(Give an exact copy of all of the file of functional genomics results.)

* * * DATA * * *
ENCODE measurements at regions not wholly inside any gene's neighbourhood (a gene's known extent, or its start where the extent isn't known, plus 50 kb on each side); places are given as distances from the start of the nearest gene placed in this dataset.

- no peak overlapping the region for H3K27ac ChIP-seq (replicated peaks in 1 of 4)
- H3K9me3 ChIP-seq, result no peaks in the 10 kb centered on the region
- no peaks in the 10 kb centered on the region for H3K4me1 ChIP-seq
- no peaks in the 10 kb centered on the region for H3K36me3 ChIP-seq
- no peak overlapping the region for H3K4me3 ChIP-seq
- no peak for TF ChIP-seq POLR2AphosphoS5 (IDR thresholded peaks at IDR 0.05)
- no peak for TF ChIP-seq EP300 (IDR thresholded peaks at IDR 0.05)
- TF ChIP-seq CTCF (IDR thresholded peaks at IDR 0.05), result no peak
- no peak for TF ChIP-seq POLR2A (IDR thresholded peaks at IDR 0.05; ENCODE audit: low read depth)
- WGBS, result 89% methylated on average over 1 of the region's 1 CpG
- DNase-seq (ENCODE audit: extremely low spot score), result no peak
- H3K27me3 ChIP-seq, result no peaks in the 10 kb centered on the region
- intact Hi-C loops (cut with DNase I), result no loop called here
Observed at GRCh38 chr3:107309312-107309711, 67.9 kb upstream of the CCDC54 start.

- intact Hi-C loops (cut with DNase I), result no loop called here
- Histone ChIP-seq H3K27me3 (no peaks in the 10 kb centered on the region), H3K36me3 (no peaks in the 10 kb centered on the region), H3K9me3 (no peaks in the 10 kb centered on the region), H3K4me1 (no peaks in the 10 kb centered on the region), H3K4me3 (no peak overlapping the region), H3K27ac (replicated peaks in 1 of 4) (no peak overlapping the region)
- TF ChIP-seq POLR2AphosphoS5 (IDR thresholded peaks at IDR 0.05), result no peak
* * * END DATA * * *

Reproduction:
ENCODE measurements at regions not wholly inside any gene's neighbourhood (a gene's known extent, or its start where the extent isn't known, plus 50 kb on each side); places are given as distances from the start of the nearest gene placed in this dataset.

- no peak overlapping the region for H3K27ac ChIP-seq (replicated peaks in 1 of 4)
- H3K9me3 ChIP-seq, result no peaks in the 10 kb centered on the region
- no peaks in the 10 kb centered on the region for H3K4me1 ChIP-seq
- no peaks in the 10 kb centered on the region for H3K36me3 ChIP-seq
- no peak overlapping the region for H3K4me3 ChIP-seq
- no peak for TF ChIP-seq POLR2AphosphoS5 (IDR thresholded peaks at IDR 0.05)
- no peak for TF ChIP-seq EP300 (IDR thresholded peaks at IDR 0.05)
- TF ChIP-seq CTCF (IDR thresholded peaks at IDR 0.05), result no peak
- no peak for TF ChIP-seq POLR2A (IDR thresholded peaks at IDR 0.05; ENCODE audit: low read depth)
- WGBS, result 89% methylated on average over 1 of the region's 1 CpG
- DNase-seq (ENCODE audit: extremely low spot score), result no peak
- H3K27me3 ChIP-seq, result no peaks in the 10 kb centered on the region
- intact Hi-C loops (cut with DNase I), result no loop called here
Observed at GRCh38 chr3:107309312-107309711, 67.9 kb upstream of the CCDC54 start.

- intact Hi-C loops (cut with DNase I), result no loop called here
- Histone ChIP-seq H3K27me3 (no peaks in the 10 kb centered on the region), H3K36me3 (no peaks in the 10 kb centered on the region), H3K9me3 (no peaks in the 10 kb centered on the region), H3K4me1 (no peaks in the 10 kb centered on the region), H3K4me3 (no peak overlapping the region), H3K27ac (replicated peaks in 1 of 4) (no peak overlapping the region)
- TF ChIP-seq POLR2AphosphoS5 (IDR thresholded peaks at IDR 0.05), result no peak